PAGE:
400 Must Have Words for the TOEFL » LESSON 28 - Investigating Crimes

Word List
  • analyze [ˈænlˌaɪz] v.
    To examine something by looking at its parts
    Chemists analyzed the white powder and found it to be only a mixture of sugar and salt.
    Parts of speech     analysis n., analyst n.
  • assail [əˈseɪl] v.
    To attack or criticize forcefully
    With DNA evidence from the crime scene, the defense lawyer assailed the police for falsely arresting his client.
    Parts of speech     assault n., assailant n.
  • contrary [ˈkɒntrərɪ] adj.
    Opposite
    Contrary to most studies, Dr.Ito’s work shows the world’s climate is not getting warmer.
    Usage tips     Common phrases are contrary to and on the contrary.
  • hypothesize [haɪˈpɒθɪsaɪz] v.
    To make a guess, the correctness of which will eventually be investigated systematically.
    Scientists hypothesize that planets capable of supporting life exist beyond our solar system, but they have not yet seen any.
    Usage tips     Hypothesize is often followed by a that clause.
    Parts of speech     hypothesis n., hypothetical adj.
  • impair [ɪmˈpɛəʳ] v.
    To make something less effective than usual
    The snow impaired John’s ability to hear anyone’s footsteps.
    Usage tips     The object of impair is often [someone’s] ability to.
    Parts of speech     impairment n.
  • inference [ˈɪnfərəns] n.
    A conclusion drawn from evidence
    Inspector Dowd’s inference that Ms.Miller was South African was based on her accent.
    Parts of speech     infer v.
  • objectively [əbˈdʒektɪvlɪ] adv.
    Based on unbiased standards, not on personal opinion
    I don’t like Mr.Rowan, but looking objectively at his sales numbers, I saw that he was a very valuable employee.
    Parts of speech     objective adj.
  • suspicious [səsˈpɪʃəs] adj.
    Believing that something is wrong; acting in a way that makes people believe you have done something wrong
    The neighbors became suspicious of Jim when he bought a big new car and some fancy clothes.
    Parts of speech     suspicion n., suspiciously adv.
  • tolerate [ˈtɒləreɪt] v.
    To avoid getting upset about something
    My math teacher tolerates a lot of talking in her class, but my history teacher tells us to be quiet.
    Parts of speech     toleration n., tolerance n., tolerant adj.
  • versus [ˈvɜːsəs] prep.
    Against
    In the debate, it was pro-war senators versus antiwar senators.
    Usage tips     Versus is often abbreviated as vs. in sports contexts, or simply v. in legal contexts.

TOEFL Prep I Find the word or phrase that is closest in meaning to each word in the left-hand column. Write the letter in the blank.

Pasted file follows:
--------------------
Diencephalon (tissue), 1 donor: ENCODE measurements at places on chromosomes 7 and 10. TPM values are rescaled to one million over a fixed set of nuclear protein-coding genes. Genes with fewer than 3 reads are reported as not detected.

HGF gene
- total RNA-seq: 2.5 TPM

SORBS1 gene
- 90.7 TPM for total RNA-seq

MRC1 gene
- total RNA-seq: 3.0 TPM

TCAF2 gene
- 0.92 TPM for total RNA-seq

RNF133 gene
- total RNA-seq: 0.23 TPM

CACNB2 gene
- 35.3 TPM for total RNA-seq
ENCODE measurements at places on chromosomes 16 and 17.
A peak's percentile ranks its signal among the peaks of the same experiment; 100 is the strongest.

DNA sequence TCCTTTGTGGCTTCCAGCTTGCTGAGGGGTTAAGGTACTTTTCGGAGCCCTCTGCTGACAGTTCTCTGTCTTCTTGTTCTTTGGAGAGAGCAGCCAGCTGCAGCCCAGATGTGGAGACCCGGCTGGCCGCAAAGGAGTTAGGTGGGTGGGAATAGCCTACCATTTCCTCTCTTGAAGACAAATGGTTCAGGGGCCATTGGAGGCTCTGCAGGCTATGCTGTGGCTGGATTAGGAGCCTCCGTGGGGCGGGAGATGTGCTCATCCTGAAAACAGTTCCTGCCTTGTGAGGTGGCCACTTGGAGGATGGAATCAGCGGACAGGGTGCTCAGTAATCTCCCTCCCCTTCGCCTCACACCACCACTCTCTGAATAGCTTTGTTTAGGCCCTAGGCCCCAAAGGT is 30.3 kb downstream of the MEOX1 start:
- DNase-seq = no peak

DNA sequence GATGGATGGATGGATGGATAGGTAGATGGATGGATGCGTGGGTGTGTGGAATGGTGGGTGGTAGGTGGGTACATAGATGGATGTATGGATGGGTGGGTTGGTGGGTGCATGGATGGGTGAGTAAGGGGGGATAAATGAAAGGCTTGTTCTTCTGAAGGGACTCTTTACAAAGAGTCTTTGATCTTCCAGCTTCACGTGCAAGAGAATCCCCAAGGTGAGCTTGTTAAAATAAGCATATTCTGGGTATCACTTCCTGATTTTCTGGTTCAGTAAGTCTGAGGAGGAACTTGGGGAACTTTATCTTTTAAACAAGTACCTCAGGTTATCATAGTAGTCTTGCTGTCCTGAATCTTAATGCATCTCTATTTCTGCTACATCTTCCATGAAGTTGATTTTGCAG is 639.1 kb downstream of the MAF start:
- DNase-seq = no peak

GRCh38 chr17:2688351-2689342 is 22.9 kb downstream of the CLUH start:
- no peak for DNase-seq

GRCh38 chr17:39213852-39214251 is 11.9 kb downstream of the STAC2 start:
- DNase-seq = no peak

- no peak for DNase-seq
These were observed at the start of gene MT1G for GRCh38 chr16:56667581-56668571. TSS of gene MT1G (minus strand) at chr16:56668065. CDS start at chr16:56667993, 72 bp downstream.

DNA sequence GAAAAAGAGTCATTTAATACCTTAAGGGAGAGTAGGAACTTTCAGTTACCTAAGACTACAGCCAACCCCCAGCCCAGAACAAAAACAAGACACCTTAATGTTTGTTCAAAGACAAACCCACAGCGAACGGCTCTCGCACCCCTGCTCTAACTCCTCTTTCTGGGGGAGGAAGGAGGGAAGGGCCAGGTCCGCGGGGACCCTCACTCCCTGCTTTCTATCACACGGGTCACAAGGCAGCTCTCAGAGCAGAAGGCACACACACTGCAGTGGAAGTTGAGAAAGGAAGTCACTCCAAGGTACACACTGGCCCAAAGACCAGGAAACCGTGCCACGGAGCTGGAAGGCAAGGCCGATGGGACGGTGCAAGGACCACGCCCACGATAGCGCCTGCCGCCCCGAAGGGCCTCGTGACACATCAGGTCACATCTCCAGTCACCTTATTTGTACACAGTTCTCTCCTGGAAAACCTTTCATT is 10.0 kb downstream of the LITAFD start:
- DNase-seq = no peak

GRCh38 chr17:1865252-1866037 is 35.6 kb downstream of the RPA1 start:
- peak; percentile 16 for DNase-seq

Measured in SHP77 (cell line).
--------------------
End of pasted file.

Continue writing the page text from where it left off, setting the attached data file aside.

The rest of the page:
______ 1. assail(a) against
______ 2. contrary(b) guess
______ 3. hypothesize(c) showing differences or opposition
______ 4. impair(d) vigorously attack
______ 5. versus(e) cause problems for

TOEFL Prep II Circle the word that best completes each sentence.

  1. Most police departments have laboratories, where scientists (assail / analyze) evidence according to scientific procedures.
  2. The new police chief would not (tolerate / impair) any joking around in the police station.
  3. Everyone assumed Travis was innocent, despite evidence to the (contrary / suspicious).
  4. A judge who feels unable to think (versus / objectively) about a case should withdraw from it.
  5. The bomb squad was called after a (suspicious / contrary) package was delivered to the governor’s office.
Answer Key
TOEFL Prep I
  1. d
  2. c
  3. b
  4. e
  5. a
TOEFL Prep II
  1. analyze
  2. tolerate
  3. contrary
  4. objectively
  5. suspicious
Answer Key

TOEFL Success Read the passage to review the vocabulary you have learned. Answer the questions that follow.

In 1979, two British farmers reported that, while sitting on a hill, they suddenly saw the crops below flattened in a perfect circle. They inferred that some great force must have come down directly from above to squash the corn and barley. This started a public hysteria about so-called crop circles. The patterns pressed into the crops (not all of them were circles) seemed to have no entry or exit points. Many people hypothesized that only alien spaceships could make such bizarre imprints. Others, including Britain’s police, assailed such wild conclusions.They had a contrary theory: Someone was playing a big hoax. Teams of investigators took samples of the plants and the soil, trying to objectively analyze the crop circles as if they were a crime scene. Public curiosity often impaired the investigators, who had to tolerate busloads of tourists flocking to the circles. The farmers in the area, long suspicious of the police, approached the case as an instance of police versus the people. If the local farmers knew the circles were a hoax, they wouldn’t say so.

Bonus StructureThis refers to the whole situation described in the previous sentence, not to any one noun phrase.

  1. According to the article, why did many people think that crop circles were created by alien spaceships?
    • a. The circles looked like they had been made from above and had no way in or out.
    • b. The observers in 1979 reported seeing a UFO land and make a crop circle.
    • c. The plants and soil inside a crop circle contained chemicals not found on Earth.
    • d. They were in unusual shapes and contained alien symbols.
  2. Why does the author mention “a hoax”?
    • a. because one of the locals admitted playing a trick on his neighbors
    • b. because most people think that crop circles are evil
    • c. because police investigators thought crop circles were made by humans as a joke
    • d. because crop circles are probably made by secret government aircraft
Answer Key
Answer Key
  1. a
  2. c
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